A structured approach to the analysis of remote sensing images
The number of studies for the analysis of remote sensing images has been growing exponentially in the last two decades. Many studies, however, only report results – in the form of certain performance metrics – by a few selected algorithms on a training and testing sample. While this often yields valuable insights, it tells little about some important aspects. For example, one might be interested in understanding the nature of a study by the interaction of algorithm, features, and the sample as these collectively contribute to the outcome; among these three, which would be a more productive direction in improving a study; how to assess the sample quality or the value of a set of features, etc.. With a focus on land-use classification, we advocate the use of a structured analysis. The output of a study is viewed as the result of interplay among three input dimensions: feature, sample, and algorithm. Similarly, another dimension, the error, can be decomposed into error along each input dimension. Such a structural decomposition of the inputs or error could help better understand the nature of the problem and potentially suggest directions for improvement. We use the analysis of a remote sensing image at a study site in Guangzhou, China, to demonstrate how such a structured analysis could be carried out and what insights it generates. We expect this will inform practice in the analysis of remote sensing images, and help advance the state-of-the-art of land-use classification.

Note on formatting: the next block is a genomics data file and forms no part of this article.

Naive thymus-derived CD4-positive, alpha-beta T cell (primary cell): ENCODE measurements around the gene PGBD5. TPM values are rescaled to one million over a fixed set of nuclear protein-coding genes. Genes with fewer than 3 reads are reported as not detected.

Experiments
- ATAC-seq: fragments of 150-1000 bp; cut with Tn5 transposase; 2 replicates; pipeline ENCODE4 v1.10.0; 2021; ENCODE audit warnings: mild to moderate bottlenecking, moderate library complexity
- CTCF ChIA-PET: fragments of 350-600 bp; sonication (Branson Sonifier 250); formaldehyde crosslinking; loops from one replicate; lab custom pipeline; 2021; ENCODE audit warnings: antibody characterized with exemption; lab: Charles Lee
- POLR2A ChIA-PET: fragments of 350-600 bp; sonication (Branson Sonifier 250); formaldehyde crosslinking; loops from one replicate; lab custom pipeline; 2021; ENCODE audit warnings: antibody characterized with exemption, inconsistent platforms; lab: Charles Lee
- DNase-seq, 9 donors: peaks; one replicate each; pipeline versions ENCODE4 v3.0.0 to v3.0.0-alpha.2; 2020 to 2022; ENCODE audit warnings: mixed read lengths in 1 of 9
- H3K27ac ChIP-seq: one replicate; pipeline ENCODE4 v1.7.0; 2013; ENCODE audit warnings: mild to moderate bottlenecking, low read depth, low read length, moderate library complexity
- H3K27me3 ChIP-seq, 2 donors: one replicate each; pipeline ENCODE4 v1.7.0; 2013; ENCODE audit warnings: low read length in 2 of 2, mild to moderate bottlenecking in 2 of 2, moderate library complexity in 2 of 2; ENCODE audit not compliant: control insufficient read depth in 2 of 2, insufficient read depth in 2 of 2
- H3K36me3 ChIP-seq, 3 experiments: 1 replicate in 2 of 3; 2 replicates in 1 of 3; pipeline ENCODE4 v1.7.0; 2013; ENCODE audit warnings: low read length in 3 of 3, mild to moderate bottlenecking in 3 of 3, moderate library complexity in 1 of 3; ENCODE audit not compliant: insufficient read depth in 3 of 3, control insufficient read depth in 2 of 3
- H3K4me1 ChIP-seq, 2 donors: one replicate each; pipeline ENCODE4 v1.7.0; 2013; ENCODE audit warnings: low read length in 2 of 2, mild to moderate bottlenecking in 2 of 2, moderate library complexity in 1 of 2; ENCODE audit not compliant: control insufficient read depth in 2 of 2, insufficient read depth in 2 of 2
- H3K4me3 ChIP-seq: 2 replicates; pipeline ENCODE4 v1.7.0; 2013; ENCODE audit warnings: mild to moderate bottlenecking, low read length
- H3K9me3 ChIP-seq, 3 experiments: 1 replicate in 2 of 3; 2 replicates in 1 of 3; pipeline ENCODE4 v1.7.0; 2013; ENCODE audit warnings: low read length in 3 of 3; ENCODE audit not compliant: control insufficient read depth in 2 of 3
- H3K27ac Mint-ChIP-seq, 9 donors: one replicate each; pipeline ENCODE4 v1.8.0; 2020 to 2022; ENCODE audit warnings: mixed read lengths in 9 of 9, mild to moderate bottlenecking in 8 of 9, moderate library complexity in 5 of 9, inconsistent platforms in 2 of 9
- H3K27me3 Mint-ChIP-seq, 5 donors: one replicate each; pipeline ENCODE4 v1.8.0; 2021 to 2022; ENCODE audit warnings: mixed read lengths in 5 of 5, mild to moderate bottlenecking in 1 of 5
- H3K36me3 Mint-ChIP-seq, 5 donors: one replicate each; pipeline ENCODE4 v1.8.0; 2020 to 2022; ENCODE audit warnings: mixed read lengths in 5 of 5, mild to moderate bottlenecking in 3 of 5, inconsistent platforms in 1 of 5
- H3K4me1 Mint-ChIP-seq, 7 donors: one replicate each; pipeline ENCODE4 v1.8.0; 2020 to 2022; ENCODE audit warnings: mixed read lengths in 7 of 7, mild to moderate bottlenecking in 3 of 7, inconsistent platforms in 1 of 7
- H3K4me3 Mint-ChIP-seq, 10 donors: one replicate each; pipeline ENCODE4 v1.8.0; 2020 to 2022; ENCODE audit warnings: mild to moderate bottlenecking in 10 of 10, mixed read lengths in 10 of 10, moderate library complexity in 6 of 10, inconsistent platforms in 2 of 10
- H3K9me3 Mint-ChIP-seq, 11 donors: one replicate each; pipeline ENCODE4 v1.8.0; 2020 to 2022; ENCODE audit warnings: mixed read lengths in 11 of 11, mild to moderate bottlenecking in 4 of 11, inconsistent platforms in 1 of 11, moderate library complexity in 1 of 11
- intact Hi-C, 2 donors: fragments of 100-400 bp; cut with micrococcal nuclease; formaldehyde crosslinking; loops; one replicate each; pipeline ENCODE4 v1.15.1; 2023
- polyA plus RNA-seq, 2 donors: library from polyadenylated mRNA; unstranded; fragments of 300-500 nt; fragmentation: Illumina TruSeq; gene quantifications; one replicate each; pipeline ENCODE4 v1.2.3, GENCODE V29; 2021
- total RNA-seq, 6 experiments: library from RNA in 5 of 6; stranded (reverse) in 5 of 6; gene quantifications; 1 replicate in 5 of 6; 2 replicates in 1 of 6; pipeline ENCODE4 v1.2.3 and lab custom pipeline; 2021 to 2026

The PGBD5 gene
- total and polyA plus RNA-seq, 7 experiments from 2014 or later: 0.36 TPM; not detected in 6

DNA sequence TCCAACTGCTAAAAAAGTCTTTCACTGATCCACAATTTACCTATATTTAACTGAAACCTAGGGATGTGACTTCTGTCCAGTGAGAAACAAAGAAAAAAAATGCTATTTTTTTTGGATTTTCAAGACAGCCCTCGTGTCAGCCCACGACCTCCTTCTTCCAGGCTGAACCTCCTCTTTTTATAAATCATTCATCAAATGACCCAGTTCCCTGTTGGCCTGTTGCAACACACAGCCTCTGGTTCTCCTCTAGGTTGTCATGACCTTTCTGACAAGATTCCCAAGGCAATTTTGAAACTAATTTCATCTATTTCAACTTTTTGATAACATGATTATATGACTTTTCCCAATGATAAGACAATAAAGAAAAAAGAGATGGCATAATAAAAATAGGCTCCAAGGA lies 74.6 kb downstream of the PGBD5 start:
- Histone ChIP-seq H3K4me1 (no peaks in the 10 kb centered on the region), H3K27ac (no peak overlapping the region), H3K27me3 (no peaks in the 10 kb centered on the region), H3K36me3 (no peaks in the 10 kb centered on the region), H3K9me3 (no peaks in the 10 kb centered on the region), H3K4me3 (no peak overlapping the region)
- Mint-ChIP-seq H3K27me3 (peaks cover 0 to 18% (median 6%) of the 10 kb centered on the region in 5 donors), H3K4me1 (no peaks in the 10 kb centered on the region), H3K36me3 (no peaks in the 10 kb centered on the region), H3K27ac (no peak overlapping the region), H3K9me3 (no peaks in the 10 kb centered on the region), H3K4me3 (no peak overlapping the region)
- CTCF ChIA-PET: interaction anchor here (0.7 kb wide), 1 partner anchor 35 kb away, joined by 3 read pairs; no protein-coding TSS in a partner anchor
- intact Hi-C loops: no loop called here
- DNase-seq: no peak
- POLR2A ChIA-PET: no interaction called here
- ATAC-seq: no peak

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Document Type: Research Article
Affiliations: 1: Department of Mathematics, University of Massachusetts, Dartmouth, MA, USA 2: Department of Earth System Science, Tsinghua University, Beijing, China
Publication date: October 18, 2019